UPDATE: Proposed Land Use Ballot Question Seeks to Enhance Community Input Passes

Image Credit: 2019 Charter Revision Commission

One of the five ballot questions proposes changes to the City’s land use review process. On Election Day, November 5, 2019, voters will have a say in whether to amend the City Charter by voting on five proposed ballot measures, including one that alters ULURP requirements to allow for more community input.

The 2019 Charter Revision Commission was established by the City Council in June 2018 to review the City Charter and create proposals to amend it. The Commission engaged in an extensive review process involving input from the public and experts to create five ballot proposals for the 2019 general election.

The first four ballot proposals relate to ranked voting and special elections; Civilian Complaint Review Board (CCRB) appointments and funding, Conflict of Interest Board membership and lobbying/appearance bans before agencies after leaving office, and the City Budget. For more information on these proposals, click here.

Ballot Question Five contains two proposed amendments to the City’s Uniform Land Use Review Process (ULURP). Currently, the land use public review process starts with the certification of a project at the Department of City Planning. Prior to certification, project applicants are not required to notify communities, community boards or borough presidents of a pending application. Community boards, borough boards, and borough presidents are not given an opportunity to review the application until after the project has already been certified by the Department of City Planning. Once certified, community boards only have 60 days to review and vote. The application is subsequently handed to the borough president’s office, who has 30 days to review and vote on the application before returning the application to the City Planning Commission for consideration.

The first amendment will require the Department of City Planning to provide a detailed project summary to affected community boards, borough boards, and borough presidents at least 30 days before the application will be certified for public review. The project summary would also need to be posted on the Department of City Planning’s website. The application as certified would also have to be substantially consistent with the project summary. This change would take effect on August 31, 2020.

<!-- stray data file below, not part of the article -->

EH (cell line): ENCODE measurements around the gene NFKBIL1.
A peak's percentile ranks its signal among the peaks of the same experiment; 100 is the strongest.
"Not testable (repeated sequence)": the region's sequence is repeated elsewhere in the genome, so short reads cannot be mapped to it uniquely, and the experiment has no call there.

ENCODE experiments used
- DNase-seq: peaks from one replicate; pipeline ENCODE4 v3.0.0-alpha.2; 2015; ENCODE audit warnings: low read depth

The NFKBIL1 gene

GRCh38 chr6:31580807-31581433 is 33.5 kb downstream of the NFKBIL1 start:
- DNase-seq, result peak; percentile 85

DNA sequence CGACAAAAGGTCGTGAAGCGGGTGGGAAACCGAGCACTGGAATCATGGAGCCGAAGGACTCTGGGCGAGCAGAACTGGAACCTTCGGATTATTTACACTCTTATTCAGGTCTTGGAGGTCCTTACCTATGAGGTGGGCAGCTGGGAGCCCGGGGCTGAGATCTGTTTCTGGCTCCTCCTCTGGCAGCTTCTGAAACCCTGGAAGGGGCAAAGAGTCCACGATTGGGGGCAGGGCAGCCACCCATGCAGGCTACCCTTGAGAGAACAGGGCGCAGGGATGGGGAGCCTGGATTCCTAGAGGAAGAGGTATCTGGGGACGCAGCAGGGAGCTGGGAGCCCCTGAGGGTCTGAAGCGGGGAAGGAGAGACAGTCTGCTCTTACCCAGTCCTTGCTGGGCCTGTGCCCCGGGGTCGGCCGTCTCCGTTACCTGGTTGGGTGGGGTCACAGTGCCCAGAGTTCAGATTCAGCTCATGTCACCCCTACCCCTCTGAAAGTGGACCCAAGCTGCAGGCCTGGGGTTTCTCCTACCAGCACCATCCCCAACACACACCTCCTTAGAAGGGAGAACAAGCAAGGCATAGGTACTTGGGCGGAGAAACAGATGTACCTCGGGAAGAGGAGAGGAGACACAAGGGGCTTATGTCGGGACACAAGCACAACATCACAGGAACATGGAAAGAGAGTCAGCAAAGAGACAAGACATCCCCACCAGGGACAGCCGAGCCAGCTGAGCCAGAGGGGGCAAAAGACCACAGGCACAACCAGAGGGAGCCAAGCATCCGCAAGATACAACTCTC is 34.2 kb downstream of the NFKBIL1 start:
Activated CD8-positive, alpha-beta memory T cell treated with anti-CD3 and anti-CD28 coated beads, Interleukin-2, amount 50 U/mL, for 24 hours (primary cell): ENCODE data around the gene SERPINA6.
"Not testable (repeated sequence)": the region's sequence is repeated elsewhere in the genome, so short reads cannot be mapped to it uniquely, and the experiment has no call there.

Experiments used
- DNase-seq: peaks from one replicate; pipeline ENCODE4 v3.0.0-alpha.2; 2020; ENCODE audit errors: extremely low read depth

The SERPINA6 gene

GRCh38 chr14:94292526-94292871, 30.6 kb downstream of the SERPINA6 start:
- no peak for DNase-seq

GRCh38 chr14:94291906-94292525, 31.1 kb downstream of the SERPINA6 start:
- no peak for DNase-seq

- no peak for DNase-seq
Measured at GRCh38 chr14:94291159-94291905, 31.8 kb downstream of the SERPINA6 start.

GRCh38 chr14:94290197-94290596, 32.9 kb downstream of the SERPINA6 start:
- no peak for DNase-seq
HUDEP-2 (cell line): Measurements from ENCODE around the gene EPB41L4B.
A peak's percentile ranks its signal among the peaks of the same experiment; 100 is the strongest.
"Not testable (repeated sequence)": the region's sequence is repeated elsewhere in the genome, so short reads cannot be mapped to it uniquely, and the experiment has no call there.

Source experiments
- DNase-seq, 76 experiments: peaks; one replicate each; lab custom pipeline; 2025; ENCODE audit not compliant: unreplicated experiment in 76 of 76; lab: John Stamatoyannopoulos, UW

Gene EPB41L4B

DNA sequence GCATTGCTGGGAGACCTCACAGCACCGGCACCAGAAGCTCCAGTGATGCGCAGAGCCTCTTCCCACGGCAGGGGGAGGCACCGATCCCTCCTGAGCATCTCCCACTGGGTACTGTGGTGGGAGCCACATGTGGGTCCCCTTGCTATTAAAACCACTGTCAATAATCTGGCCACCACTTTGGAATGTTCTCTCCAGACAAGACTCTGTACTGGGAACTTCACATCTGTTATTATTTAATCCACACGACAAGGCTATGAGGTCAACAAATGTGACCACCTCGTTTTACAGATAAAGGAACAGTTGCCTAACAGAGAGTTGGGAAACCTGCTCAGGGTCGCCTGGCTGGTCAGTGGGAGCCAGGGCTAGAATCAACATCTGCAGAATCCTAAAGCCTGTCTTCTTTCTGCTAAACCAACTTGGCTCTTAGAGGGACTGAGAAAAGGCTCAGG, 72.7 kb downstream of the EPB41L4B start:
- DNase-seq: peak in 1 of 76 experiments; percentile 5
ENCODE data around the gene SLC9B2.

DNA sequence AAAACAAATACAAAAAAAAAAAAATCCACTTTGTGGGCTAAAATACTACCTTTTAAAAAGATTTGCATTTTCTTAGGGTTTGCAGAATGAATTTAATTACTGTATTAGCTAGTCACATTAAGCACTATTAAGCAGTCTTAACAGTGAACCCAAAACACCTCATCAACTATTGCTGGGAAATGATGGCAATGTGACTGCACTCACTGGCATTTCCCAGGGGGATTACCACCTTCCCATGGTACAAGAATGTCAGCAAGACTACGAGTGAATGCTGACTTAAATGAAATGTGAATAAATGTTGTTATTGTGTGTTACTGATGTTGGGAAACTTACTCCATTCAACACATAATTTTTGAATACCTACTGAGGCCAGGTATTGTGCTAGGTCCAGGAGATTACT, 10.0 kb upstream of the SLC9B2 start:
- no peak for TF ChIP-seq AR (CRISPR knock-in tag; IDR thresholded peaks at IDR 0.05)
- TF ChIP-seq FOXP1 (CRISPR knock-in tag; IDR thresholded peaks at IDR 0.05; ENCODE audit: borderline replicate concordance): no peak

The second amendment will provide community boards with more time to review applications in the summer. Community boards do not always hold hearings in the summer, so if an application is certified in late spring/early summer, the community board may not have time to hold public hearings and meetings to review the application. If the amendment is approved, community boards will have 90 days to review applications certified from June 1 to July 15, and 75 days to review applications certified between July 1 and July 15. This change would take effect immediately.

Image Credit: VoteEarlyNY

Supporters of the proposal say the amendment would allow communities to have greater input in the land use review process. However, opponents of the proposal say that any new requirements to ULURP just delay the timeline, which can add to the overall expense of a project. Other critics of the proposal support the overall idea of giving community boards more input but believing this proposal does not do enough. For a snippet of each of these perspectives, view statements in support and opposition to the proposal here.

Voters will not have to wait until Election Day to cast their votes. This election will be the first for early voting in the state of New York. From October 26 to November 3, voters can go to assigned early voting sites to cast their votes. To find your early voting location, click here.

UPDATE: On November 5, 2019, all five of the Chater Revision Commission’s ballot proposals passed.

By: Veronica Rose (Veronica is the CityLaw fellow and a New York Law School Graduate, Class of 2018).



Leave a Reply

This site uses Akismet to reduce spam. Learn how your comment data is processed.